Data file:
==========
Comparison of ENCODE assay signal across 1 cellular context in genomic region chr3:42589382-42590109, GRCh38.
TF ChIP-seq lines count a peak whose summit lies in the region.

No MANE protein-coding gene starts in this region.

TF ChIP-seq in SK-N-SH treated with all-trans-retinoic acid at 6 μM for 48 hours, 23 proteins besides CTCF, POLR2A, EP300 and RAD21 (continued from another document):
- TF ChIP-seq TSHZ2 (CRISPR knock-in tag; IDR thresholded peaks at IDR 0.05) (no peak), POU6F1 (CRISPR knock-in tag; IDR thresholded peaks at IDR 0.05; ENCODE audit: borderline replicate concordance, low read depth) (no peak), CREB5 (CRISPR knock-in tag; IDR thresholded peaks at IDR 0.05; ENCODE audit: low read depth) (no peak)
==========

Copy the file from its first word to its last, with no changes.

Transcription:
Comparison of ENCODE assay signal across 1 cellular context in genomic region chr3:42589382-42590109, GRCh38.
TF ChIP-seq lines count a peak whose summit lies in the region.

No MANE protein-coding gene starts in this region.

TF ChIP-seq in SK-N-SH treated with all-trans-retinoic acid at 6 μM for 48 hours, 23 proteins besides CTCF, POLR2A, EP300 and RAD21 (continued from another document):
- TF ChIP-seq TSHZ2 (CRISPR knock-in tag; IDR thresholded peaks at IDR 0.05) (no peak), POU6F1 (CRISPR knock-in tag; IDR thresholded peaks at IDR 0.05; ENCODE audit: borderline replicate concordance, low read depth) (no peak), CREB5 (CRISPR knock-in tag; IDR thresholded peaks at IDR 0.05; ENCODE audit: low read depth) (no peak)